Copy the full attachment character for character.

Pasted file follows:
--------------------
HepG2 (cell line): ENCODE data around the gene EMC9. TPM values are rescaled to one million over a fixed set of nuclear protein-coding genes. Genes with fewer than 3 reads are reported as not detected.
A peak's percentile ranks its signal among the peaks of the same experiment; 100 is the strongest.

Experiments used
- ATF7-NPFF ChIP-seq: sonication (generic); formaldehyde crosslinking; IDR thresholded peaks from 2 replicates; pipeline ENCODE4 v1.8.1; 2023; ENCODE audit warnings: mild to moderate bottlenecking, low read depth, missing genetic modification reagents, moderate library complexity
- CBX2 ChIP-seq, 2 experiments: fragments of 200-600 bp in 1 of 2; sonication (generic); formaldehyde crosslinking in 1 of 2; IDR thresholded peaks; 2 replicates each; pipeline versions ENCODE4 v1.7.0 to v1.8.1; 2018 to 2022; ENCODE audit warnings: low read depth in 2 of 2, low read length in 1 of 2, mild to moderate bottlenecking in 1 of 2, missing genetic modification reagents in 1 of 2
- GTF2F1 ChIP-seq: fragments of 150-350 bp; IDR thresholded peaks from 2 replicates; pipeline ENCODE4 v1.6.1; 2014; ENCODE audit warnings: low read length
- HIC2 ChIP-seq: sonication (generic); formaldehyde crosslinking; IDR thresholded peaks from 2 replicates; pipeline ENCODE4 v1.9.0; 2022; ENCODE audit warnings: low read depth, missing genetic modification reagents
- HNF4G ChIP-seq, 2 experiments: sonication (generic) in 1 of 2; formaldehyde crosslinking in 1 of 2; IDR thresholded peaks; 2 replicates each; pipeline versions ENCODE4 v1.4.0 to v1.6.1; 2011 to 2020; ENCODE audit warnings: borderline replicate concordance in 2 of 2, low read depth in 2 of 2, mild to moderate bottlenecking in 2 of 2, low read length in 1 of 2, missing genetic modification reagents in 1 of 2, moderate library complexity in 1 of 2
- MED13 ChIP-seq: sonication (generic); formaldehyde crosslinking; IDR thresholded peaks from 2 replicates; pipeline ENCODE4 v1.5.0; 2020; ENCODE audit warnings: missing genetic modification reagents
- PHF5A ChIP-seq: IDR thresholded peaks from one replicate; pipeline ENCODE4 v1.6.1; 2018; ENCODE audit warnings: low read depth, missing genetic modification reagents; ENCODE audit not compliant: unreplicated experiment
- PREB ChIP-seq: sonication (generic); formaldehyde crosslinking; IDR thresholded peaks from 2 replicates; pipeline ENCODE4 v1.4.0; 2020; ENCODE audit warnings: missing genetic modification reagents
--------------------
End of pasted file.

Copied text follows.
HepG2 (cell line): ENCODE data around the gene EMC9. TPM values are rescaled to one million over a fixed set of nuclear protein-coding genes. Genes with fewer than 3 reads are reported as not detected.
A peak's percentile ranks its signal among the peaks of the same experiment; 100 is the strongest.

Experiments used
- ATF7-NPFF ChIP-seq: sonication (generic); formaldehyde crosslinking; IDR thresholded peaks from 2 replicates; pipeline ENCODE4 v1.8.1; 2023; ENCODE audit warnings: mild to moderate bottlenecking, low read depth, missing genetic modification reagents, moderate library complexity
- CBX2 ChIP-seq, 2 experiments: fragments of 200-600 bp in 1 of 2; sonication (generic); formaldehyde crosslinking in 1 of 2; IDR thresholded peaks; 2 replicates each; pipeline versions ENCODE4 v1.7.0 to v1.8.1; 2018 to 2022; ENCODE audit warnings: low read depth in 2 of 2, low read length in 1 of 2, mild to moderate bottlenecking in 1 of 2, missing genetic modification reagents in 1 of 2
- GTF2F1 ChIP-seq: fragments of 150-350 bp; IDR thresholded peaks from 2 replicates; pipeline ENCODE4 v1.6.1; 2014; ENCODE audit warnings: low read length
- HIC2 ChIP-seq: sonication (generic); formaldehyde crosslinking; IDR thresholded peaks from 2 replicates; pipeline ENCODE4 v1.9.0; 2022; ENCODE audit warnings: low read depth, missing genetic modification reagents
- HNF4G ChIP-seq, 2 experiments: sonication (generic) in 1 of 2; formaldehyde crosslinking in 1 of 2; IDR thresholded peaks; 2 replicates each; pipeline versions ENCODE4 v1.4.0 to v1.6.1; 2011 to 2020; ENCODE audit warnings: borderline replicate concordance in 2 of 2, low read depth in 2 of 2, mild to moderate bottlenecking in 2 of 2, low read length in 1 of 2, missing genetic modification reagents in 1 of 2, moderate library complexity in 1 of 2
- MED13 ChIP-seq: sonication (generic); formaldehyde crosslinking; IDR thresholded peaks from 2 replicates; pipeline ENCODE4 v1.5.0; 2020; ENCODE audit warnings: missing genetic modification reagents
- PHF5A ChIP-seq: IDR thresholded peaks from one replicate; pipeline ENCODE4 v1.6.1; 2018; ENCODE audit warnings: low read depth, missing genetic modification reagents; ENCODE audit not compliant: unreplicated experiment
- PREB ChIP-seq: sonication (generic); formaldehyde crosslinking; IDR thresholded peaks from 2 replicates; pipeline ENCODE4 v1.4.0; 2020; ENCODE audit warnings: missing genetic modification reagents